Preventive measures to combat the spread of COVID-19 have caused cinemas in Cambodia to close their doors for many months, leading to uncertainty over the Kingdom’s film industry. During this time, film buffs have to make do with streaming services like Netflix. However, it does not change the fact that cinemas were once a part of Cambodian life. As a result of the wars, many cinemas, films and actors have been almost forgotten. However, a young Cambodian man refuses to let this happen. He has been on a journey to document Cambodian cinema in a book, which he believes will link the present to the past and correct modern misconceptions of the industry. A story by Taing Rinith.
The year was 1962. In Phnom Penh, people formed a long line in front of the Cine Hawaii, one of the 30 cinemas in Cambodia at the time. They were waiting to buy to a ticket to see Kboun Chivit (Raft Life), the latest romantic film made by filmmaker Ourn Kanthorn, the owner of Kangchak Film Studio. Those who managed to get a ticket would witness the debut of 18-year-old Dy Saveth, who would go on to make a big name for herself on Cambodia’s silver screen.
Saveth said at that time she was very surprised to see such a long queue of people.
“The street was crowded with people,” she said. “The film would be shown for one month, and its producers kept smiling because they had made a massive profit.”
“Although there were many cinemas in Cambodia at that time, not many local films were being made. Most of the films premiered at the time were imported from India and China, with Khmer dubbing,” she added.
The years that followed Saveth’s debut were known as the “Golden Age” of Cambodian cinema when it became a big part of people’s lives. Several local production companies started up and film theatres were built across the country. Over 300 films were made and admission was affordable for people of all classes. It was also when many legendary directors and film stars, including Saveth, became household names. Even during the civil war between 1970 and 1975, cinemas offered people an escape, despite the Lon Nol Government threatening to close all entertainment places, because they had become a target for Khmer Rouge infiltrators wishing to attack the urban population.
However, the “Golden Age” did not last. The genocidal Khmer Rouge regime put an end to the cinema in the Kingdom and saw the murder of many film stars and filmmakers. Despite a short boom in the 1990s, the film industry has never returned to its former glory in the Kingdom.
Local cinemas – once a part of Cambodian life – have been disappearing and being replaced with skyscrapers and other modern facilities. However, a Cambodian youth, despite being born in the 90s, is refusing to let them be forgotten.
Srin Sokmean, a 28-year-old English teacher and journalist, has spent the last ten years collecting information, records and photographs about cinemas in Cambodia. When he started doing this as an enthusiastic 18-year-old cinemagoer, it was only a hobby.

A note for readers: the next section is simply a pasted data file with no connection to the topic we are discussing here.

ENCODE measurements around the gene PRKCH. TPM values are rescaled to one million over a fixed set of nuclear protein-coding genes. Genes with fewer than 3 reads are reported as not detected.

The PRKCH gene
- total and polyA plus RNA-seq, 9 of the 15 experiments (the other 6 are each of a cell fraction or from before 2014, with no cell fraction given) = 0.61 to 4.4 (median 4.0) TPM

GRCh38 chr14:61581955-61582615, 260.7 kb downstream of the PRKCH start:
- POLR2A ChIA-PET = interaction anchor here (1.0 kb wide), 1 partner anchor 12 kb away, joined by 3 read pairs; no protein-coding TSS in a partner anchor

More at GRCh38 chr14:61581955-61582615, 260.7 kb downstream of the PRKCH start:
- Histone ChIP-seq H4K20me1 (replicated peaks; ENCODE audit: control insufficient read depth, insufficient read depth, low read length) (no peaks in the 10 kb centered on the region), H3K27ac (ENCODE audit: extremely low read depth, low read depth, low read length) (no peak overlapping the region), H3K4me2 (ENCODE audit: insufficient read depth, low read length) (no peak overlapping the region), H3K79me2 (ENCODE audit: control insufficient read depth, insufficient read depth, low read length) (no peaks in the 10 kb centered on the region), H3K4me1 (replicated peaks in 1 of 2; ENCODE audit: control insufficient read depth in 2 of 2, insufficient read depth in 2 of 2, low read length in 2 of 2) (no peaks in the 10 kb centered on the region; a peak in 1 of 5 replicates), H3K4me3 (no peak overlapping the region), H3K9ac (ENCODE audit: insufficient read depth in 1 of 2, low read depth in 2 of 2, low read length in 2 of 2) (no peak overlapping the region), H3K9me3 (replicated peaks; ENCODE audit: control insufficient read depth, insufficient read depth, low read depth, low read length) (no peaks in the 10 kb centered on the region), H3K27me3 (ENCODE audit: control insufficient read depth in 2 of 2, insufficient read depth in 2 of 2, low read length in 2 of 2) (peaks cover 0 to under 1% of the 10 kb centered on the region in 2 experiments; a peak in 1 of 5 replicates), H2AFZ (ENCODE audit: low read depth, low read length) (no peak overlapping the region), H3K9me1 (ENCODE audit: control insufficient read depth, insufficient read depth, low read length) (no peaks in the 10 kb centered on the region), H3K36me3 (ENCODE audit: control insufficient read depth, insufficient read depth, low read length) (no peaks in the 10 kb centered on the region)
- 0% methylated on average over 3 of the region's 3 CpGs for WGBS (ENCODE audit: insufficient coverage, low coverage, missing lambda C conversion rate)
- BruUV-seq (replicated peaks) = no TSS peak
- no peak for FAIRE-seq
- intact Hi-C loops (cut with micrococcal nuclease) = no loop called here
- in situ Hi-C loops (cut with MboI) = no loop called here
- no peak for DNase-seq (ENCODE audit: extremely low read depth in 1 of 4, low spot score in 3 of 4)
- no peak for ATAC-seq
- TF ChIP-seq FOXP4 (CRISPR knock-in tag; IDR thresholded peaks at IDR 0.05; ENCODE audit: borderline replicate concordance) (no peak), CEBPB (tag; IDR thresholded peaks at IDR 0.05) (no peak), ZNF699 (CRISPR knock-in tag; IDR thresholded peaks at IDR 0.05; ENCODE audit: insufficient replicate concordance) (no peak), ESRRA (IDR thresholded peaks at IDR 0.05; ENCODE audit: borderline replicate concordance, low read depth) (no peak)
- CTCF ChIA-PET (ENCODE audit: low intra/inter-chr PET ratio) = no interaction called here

“Riding a cycle to watch a film at Borey Keyla is one of my earliest memories, and it was not long before cinema became my passion,” Sokmean said.
“I embarked on collecting newspapers and magazines, and when I was introduced to a computer in high school, I also started using the internet to help with my collection,” he says.
As time passed and Sokmean gained more life experience, he began to understand how significant his collection is in the study of history.
“In Cambodia, when one speaks of culture, he or she usually refers to traditional dances, ancient art and temples. But, for me, old cinemas, on which very few pay attention, were at one point a part of the people’s culture,” he explains.
“I believe that everyone has to go to see a film in the cinema at least once,” he adds.
And that was why Sokmean decided to write and publish Here’s the Cinema. Written in Khmer, the 180-page book chronicles and documents cinemas as well as the film industry in Cambodia.
While most studies on the Kingdom’s silver screen focus mainly on its golden age in the 60s, Here’s the Cinema goes far beyond that into the past. It looks into this field during the period between 1909, when Brignon, the first cinema in Cambodia was founded, and 2017, when Cine Lux, the last of the surviving classic cinemas, ceased operations.
The book gives details on 40 cinemas that used to put on shows for Cambodian audiences over the last century along with their pictures, and include the lists of films they had premiered, something that has not been done before.
Here’s the Cinema also features interviews with legendary Cambodian filmmakers, actors, voice actors and even cinema painters. Dy Saveth, a veteran actress from the 1960s, who was lucky enough to escape the Khmer Rouge and return to acting after the end of civil war, wrote the foreword for this book.
“I am really impressed by Sokmean, who came up for the idea for this book,” Saveth says.
“By writing this book, I want to create the main reference for people who want
to conduct research on this topic,” Sokmean adds. “Not many young people nowadays are interested in the period before they were born.”
“I also want Here’s Cinema to help old people share their memories with the younger generation to ensure that history will never be forgotten,” he says.